As with most aspects of life, your skin’s needs change as you get older – and at no stage is this more apparent than around the menopause. It usually occurs between the ages of 45 and 55, and you’re officially menopausal when you haven’t had a period for 12 months. Before that, you’ll experience the transition phase known as perimenopause, during which your reproductive hormones – oestrogen, progesterone, and testosterone – decline until they reach a critical level. This leads to irregular periods and symptoms like headaches, hot flushes, night sweats, low mood and low libido.
But often, I find that women aren’t so well prepared for how this transitional phase – and the menopause itself – can impact their complexion. So, whether you’re approaching perimenopause or have just started to notice changes in your skin, here are a few of the most common issues women experience, and how to best combat them.
As Oestrogen levels fall, androgen levels become proportionately more dominant, which can drive oil gland activity. Even if you haven’t suffered from acne since your teens or pregnancy, it’s not uncommon for it to occur again during this time, due to hormonal changes. Only, this time, your T-zone is in the clear, with spots more likely to crop up around your chin and jawline.
Speak to a skin expert practitioner about topical treatments that contain zit-zapping ingredients such as salicylic acid or benzoyl peroxide. Procedures such as the HydraFacial may be an excellent option to clear dead skin cells, eliminate dirt and debris from the pores and restore a healthy complexion.
Loss of elasticity
You may notice that the lower face becomes less defined as low oestrogen levels cause a significant recession of supportive facial fat pads, paving the way for sagging in the neck and jawline.
Collagen production switches off around the age of 25, with levels gradually declining by 1-1.5% a year from then to Menopause. In the first five years of menopause, collagen production levels are thought to reduce by as much as 30%. Since collagen and elastin plump the skin and give it its youthful bounce, as production levels drop, you may start to notice sagging or loose skin in areas that previously felt firm and youthful.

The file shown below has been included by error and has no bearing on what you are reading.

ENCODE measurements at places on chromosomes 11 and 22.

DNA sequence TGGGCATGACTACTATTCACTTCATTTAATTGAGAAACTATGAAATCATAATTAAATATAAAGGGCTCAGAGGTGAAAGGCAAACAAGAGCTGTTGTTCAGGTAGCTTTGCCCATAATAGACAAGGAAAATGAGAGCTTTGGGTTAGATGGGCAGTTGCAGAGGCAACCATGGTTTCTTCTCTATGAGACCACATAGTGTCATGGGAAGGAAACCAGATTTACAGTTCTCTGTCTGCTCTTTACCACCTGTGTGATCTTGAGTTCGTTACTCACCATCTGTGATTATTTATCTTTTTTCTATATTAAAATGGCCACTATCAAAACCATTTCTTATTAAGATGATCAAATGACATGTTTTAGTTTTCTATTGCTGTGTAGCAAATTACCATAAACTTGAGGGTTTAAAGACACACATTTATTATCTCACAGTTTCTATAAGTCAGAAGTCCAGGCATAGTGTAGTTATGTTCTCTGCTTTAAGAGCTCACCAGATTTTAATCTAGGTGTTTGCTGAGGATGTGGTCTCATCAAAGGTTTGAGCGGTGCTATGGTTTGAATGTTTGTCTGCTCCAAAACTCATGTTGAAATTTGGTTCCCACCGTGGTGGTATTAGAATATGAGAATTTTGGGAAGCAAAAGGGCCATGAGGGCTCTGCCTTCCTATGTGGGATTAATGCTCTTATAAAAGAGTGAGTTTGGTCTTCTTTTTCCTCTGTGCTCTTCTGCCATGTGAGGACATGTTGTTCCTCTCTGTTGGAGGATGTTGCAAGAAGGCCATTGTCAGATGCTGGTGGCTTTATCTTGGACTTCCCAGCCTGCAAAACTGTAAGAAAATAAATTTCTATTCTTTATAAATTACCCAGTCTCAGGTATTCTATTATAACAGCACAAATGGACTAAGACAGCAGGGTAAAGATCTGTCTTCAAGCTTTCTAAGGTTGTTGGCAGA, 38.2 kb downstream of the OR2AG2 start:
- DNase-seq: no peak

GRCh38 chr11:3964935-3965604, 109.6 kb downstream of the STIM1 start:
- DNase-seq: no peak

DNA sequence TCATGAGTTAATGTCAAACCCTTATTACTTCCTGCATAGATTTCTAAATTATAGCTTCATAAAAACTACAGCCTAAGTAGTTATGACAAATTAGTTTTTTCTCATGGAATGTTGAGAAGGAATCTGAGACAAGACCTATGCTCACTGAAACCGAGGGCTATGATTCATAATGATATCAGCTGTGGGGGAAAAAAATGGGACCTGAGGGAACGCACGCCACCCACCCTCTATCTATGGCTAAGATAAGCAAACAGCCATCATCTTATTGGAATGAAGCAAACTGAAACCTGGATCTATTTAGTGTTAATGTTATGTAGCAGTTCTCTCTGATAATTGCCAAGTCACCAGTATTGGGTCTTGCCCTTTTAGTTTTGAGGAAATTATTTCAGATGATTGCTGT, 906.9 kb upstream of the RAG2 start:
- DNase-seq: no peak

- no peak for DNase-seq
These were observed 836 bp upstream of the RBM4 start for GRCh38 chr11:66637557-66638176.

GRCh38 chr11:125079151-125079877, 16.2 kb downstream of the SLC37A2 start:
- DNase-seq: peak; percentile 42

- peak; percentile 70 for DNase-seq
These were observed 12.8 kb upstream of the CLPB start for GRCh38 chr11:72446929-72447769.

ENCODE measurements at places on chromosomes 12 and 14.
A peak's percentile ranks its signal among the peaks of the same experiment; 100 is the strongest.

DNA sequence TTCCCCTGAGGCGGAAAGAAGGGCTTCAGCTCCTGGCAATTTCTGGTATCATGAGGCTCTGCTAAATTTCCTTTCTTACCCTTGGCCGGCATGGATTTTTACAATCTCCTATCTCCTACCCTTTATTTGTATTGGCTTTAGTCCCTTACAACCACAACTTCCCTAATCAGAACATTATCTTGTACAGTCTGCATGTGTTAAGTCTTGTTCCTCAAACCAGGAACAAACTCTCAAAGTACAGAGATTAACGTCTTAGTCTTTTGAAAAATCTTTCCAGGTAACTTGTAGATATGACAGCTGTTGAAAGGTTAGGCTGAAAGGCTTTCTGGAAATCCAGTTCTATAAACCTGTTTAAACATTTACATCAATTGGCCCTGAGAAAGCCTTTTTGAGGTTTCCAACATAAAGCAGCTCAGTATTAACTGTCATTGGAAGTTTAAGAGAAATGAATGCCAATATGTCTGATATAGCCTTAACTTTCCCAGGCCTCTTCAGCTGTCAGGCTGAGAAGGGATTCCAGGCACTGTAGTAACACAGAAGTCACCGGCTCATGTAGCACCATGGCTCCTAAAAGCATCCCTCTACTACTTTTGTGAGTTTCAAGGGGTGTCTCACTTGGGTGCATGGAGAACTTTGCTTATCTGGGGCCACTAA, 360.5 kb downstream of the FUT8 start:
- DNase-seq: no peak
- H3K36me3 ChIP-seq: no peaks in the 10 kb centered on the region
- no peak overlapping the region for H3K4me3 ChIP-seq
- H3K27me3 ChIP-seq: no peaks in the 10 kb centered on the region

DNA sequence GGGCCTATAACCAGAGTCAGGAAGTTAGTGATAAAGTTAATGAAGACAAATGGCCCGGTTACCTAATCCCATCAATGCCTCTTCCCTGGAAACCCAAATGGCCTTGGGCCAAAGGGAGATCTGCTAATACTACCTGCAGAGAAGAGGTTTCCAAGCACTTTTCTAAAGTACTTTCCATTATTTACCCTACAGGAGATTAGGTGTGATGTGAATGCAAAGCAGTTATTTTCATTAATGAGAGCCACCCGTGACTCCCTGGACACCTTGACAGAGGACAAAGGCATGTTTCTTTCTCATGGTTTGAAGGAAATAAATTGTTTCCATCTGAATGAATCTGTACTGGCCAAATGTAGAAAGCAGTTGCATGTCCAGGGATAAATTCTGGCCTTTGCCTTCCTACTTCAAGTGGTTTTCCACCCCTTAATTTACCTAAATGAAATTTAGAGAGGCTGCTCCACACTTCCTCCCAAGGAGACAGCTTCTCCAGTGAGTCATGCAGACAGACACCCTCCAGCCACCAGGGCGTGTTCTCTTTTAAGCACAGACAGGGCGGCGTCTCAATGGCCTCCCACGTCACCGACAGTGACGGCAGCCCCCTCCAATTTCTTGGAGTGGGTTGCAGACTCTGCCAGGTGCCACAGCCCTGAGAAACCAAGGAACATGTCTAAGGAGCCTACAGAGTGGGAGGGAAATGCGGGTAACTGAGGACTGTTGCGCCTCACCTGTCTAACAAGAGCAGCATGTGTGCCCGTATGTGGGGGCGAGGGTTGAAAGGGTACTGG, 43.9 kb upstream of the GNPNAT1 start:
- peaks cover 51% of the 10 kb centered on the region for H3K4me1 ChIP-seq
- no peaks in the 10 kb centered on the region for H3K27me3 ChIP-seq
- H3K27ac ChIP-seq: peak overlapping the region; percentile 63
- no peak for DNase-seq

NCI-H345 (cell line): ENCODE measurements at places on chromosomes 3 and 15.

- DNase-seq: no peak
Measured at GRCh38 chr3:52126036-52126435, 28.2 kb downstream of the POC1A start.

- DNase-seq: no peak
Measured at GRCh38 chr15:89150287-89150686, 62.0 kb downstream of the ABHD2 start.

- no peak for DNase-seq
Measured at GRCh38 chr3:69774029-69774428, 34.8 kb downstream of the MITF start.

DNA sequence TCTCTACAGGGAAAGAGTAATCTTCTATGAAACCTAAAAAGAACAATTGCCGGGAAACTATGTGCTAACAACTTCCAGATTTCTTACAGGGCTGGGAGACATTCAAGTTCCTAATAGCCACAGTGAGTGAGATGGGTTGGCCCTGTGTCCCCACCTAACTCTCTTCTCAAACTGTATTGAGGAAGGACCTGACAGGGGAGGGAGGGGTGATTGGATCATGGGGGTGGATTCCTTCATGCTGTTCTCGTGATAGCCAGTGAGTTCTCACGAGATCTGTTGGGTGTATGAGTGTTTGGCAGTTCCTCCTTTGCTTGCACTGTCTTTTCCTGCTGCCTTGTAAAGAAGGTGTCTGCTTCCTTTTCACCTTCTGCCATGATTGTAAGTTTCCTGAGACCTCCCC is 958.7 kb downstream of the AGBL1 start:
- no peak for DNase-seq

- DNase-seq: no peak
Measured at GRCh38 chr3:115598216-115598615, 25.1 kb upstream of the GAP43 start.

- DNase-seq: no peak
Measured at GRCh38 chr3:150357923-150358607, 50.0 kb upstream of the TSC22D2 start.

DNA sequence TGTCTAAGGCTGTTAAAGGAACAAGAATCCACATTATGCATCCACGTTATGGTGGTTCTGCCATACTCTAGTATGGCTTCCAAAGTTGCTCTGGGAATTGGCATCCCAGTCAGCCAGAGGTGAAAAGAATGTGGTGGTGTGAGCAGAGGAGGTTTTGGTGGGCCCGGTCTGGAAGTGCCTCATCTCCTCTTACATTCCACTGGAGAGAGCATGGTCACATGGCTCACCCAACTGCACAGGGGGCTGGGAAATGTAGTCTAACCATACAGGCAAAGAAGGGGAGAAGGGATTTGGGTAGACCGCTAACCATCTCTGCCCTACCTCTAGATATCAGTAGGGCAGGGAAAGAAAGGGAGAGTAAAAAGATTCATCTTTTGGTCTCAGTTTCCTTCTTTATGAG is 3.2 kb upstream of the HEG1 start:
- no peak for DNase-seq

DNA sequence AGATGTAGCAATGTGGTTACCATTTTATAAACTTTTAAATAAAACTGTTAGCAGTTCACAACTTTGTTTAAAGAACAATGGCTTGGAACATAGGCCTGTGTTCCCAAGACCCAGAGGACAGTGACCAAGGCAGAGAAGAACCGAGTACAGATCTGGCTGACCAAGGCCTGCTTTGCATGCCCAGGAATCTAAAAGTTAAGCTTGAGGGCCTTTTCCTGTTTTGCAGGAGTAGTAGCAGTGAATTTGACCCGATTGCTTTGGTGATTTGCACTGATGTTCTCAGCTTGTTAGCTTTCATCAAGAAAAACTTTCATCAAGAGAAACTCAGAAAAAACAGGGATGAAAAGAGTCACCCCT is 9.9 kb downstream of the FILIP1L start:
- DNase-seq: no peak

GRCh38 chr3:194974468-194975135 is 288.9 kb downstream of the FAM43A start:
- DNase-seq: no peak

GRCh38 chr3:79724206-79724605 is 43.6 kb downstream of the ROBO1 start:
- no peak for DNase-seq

Emepelle is one of my hero products for menopausal women. It’s a skincare range specifically created to treat the effects of menopause. The Emepelle Serum and Emepelle Night Cream contain methyl estradiolpropanoate, a nonhormonal way to activate the oestrogen receptor. It activates the oestrogen receptor on the fibroblast cells, allowing them to produce collagen and elastin again to reverse menopause skin issues such as sagging, redness and fine lines.
In terms of professional treatments, there is a lot that we can do, and often we’ll combine procedures for the best results, from restoring lost volume and definition with fillers to tightening the skin with energy devices like Sofwave or Profound RF.
During this time, the skin functions less effectively as a barrier, resulting in water loss. This will leave the skin vulnerable to the elements. As well, there is reduced oil and lipid production in the skin. These factors acting together mean that dry and dehydrated skin is one of the most common issues that menopausal women face.
A rich, emollient moisturiser will help to revitalise ageing skin. SkinCeuticals Triple Lipid Restore 2:4:2 which works to replenish cellular lipids, nourish dry skin and improve the skin’s smoothness and overall radiance. Nucleofill, an injectable moisturiser that I offer in clinic, is an excellent choice for menopausal skin. It differs slightly from other skin boosters, as it’s a bio-stimulant polynucleotide gel rather than a hyaluronic acid formulation. Yet it still does the all-important job of stimulating fibroblasts – the major cells responsible for the production of collagen. Nucleofill is fantastic for the more mature age group as it regenerates sagging and dehydrated skin and thickens the tissues.
If you’re experiencing any of these changes, and would like some more advice, click here to enquire or to book a consultation.